Scientist calls for protection of geological, historical sites on other planets

None This illustration made available by NASA on March 29, 2018 shows the twin Mars Cube One (MarCO) spacecraft flying over Mars with Earth and the sun in the distance. The MarCOs will be the first CubeSats - a kind of modular, mini-satellite - flown into deep space. They’re designed to fly along behind NASA’s InSight lander on its cruise to Mars. (NASA/JPL-Caltech via AP)

A Canadian scientist is calling for action to protect significant geological and historical features on the moon, Mars, and other planets.

Jack Matthews, of Memorial University of Newfoundland, says as nations and private companies increasingly explore and develop outer space, there’s a growing threat to extraterrestrial environments.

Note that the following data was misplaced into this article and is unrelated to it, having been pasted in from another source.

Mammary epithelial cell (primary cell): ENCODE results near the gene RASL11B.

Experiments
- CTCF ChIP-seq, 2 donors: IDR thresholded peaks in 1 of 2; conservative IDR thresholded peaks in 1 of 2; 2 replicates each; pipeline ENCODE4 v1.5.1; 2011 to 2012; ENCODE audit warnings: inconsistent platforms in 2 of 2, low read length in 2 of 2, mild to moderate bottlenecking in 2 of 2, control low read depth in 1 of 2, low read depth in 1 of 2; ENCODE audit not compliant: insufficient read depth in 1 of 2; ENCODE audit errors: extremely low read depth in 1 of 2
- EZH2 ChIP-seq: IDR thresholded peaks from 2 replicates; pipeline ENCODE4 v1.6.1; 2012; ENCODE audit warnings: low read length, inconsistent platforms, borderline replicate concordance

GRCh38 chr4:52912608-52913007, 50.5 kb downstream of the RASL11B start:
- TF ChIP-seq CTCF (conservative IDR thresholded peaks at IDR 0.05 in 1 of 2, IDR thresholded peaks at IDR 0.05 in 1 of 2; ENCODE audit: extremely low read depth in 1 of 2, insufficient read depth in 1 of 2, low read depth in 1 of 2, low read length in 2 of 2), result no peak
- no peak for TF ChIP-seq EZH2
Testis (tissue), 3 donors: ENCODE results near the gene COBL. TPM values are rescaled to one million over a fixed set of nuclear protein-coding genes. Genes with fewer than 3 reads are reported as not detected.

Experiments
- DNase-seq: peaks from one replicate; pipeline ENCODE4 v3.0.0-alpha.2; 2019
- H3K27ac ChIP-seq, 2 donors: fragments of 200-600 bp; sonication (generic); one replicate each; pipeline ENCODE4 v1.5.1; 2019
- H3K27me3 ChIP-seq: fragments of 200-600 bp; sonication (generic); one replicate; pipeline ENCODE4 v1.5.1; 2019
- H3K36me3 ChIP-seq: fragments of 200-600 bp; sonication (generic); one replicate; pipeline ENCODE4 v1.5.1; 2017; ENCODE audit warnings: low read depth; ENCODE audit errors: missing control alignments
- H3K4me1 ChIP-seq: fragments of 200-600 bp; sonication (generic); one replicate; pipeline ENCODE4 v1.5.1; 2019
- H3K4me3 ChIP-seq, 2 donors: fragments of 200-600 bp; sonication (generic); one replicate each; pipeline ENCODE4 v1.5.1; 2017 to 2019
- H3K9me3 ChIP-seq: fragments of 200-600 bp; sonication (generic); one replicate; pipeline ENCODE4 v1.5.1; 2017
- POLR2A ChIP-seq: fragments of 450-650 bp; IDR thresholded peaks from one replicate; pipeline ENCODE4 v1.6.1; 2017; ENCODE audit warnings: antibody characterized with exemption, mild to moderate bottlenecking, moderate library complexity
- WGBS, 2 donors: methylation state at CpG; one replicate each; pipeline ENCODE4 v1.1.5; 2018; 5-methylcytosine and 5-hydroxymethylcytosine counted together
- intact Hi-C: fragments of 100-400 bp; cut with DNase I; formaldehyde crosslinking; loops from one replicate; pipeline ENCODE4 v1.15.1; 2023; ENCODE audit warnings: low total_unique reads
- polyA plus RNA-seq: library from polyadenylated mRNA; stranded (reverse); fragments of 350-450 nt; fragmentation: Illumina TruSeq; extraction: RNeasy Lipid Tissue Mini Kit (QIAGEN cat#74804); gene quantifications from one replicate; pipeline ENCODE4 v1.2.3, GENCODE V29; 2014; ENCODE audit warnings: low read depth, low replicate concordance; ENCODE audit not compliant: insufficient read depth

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He says a global agreement to protect the most important sites is needed before it’s too late.

Matthews, a post-doctoral fellow in Memorial’s Department of Earth Sciences, and Sean McMahon of the U.K. Centre for Astrobiology have just published a paper on the topic.

Matthews says their proposal wouldn’t stand in the way of exploration or resource development, but would protect places like Valles Marineris – known as the Mars version of the Grand Canyon – and the Apollo 11 moon landing site, where humans first stepped on another celestial body.

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He says it could take years to produce an agreement, so discussion and debate needs to start now.

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